For everything there is a season, but a “warning” strike in the midst of one of the busiest weeks of travel merits our scorn. Yet that is exactly what ground staff workers are doing today at Lufthansa, forcing Lufthansa to cancel over 1,000 flights and strand more than 100,000 passengers.
Selfish Lufthansa Strike Needlessly Strands Hundreds Of Thousands
The Vereinte Dienstleistungsgewerkschaft (Ver.di) trade union, which represents over 20,000 Lufthansa ground staff employees, says that Lufthansa’s recent wage offer is too small. It argues:
The situation at the airports is escalating. Workers are under immense pressure due to a significant shortage of staff, high inflation and a three-year wage cut. They urgently need more money and they need relief – for themselves and for optimal service for you, the passengers.
That is why ver.di demands a salary increase of 9.5 percent for a period of twelve months, but at least 350 euros per month and at least 13 euros per hour. Some Lufthansa companies currently have hourly wages of less than 12 euros.
It further claims that Lufthansa is unwilling to offer enough and will tie any permanent wage gains to the company’s financial performance:
In view of the wage negotiations to date, Lufthansa is not willing to sufficiently respond to our demands. Instead, it offers a significant real wage loss depending on a positive group result. The offers neither compensate for the high inflation nor do they do justice to the stressful situation.
The remuneration is already not sufficient to organize enough new staff and thus relieve and smooth air traffic. The attractiveness of Lufthansa as an employer will continue to decline. We want air traffic and Lufthansa to get back on course – this requires clear and binding investments in personnel.
I’m not anti-labor. I also understand that prices are rising in Germany and economic headwinds point to great uncertainty about the future. Therefore, it makes sense that Lufthansa ground staff would wish to secure the best possible deal right now. But from what I can see, the Lufthansa offer is at least a starting point and not a reason to strike.
Lufthansa has proposed the following:
- an increase in basic pay of 150 euros per month as of July 1, 2022 for 18 months
- a further basic pay increase of 100 euros per month as of January 1, 2023 for 18 months
- an additional 2% percent increase in compensation as of July 1, 2023, subject to how the business develops.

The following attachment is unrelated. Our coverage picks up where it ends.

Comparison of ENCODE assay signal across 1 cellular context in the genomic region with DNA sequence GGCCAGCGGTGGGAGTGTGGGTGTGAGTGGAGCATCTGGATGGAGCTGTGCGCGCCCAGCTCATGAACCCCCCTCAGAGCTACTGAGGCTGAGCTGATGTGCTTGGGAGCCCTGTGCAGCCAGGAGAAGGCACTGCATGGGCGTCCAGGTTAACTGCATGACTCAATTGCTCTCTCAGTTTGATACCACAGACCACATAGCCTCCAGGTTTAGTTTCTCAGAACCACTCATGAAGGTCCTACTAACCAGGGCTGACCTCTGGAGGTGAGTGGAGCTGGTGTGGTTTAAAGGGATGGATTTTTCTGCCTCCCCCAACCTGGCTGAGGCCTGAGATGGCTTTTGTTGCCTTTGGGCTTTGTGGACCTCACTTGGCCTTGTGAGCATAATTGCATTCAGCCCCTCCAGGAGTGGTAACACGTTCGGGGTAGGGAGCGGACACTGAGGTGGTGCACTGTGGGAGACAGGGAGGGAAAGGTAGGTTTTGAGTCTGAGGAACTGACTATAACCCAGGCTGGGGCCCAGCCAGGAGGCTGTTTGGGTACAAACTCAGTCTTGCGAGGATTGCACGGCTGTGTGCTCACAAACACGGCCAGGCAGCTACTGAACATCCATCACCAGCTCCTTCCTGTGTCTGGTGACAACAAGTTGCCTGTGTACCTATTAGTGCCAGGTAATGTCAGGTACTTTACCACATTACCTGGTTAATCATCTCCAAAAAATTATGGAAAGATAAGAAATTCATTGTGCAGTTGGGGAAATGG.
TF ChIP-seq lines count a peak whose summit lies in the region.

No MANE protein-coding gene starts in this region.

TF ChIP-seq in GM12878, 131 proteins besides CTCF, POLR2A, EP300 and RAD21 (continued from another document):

Michael Niggemann, Lufthansa’s Chief Human Resources, lambasted the union for its decision to strike:
“After only two days of negotiations, ver.di has announced a strike that can hardly be called a warning strike due to its breadth across all locations and its duration. This is all the more incomprehensible given that the employer side has offered high and socially balanced pay increases – despite the continuing tense economic situation for Lufthansa following the COVID crisis, high debt burdens and uncertain prospects for the global economy.
“After the enormous efforts to stabilize our flight operations, this represents a renewed, substantial and unnecessary burden for our passengers and also for our employees beyond the strike day.”
Niggemann is correct. Lufthansa is right to be hesitant over committing to higher wages in light of inflation and the threat of global recession, but it has. Ver.di is correct that there has been tremendous attrition during the pandemic, making it all the more clear that those workers who remain are there because they do not have a better choice.
That is not a position of weakness, but undermines the argument that there exists a tremendous imbalance between wage and duty. Addressing passengers, Ver.di says, “We understand very well if you are angry that you are affected by this tariff dispute and we are sorry” but it is not sorry…it hopes to inflict maximum pain on the public in hopes of bringing Lufthansa to its knees.
After this “warning” strike, the next round of negotiations will take place August 3-4th.
I find the union choice to strike during the one of the busiest weeks of the German travel season to be selfish and counterproductive toward securing the kind of long-term stability it claims it is after. Lufthansa’s offer is reasonable and at the very least, a starting point from which to build upon.
Lufthansa has cancelled over 1,000 flights, impacting over 130,000 passengers as it deals with a “warning” strike form its ground staff. Although the strike is only for about 27 hours, it will have ripple effects impacting travel for the next week.
While the union claims this action is necessary to secure contract concessions, it leaves the public angry and far less sympathetic to its so-called plight. Rather than engage in a strike, it should engage in constructive dialogue, seeking to build upon an offer that is arguably already generous.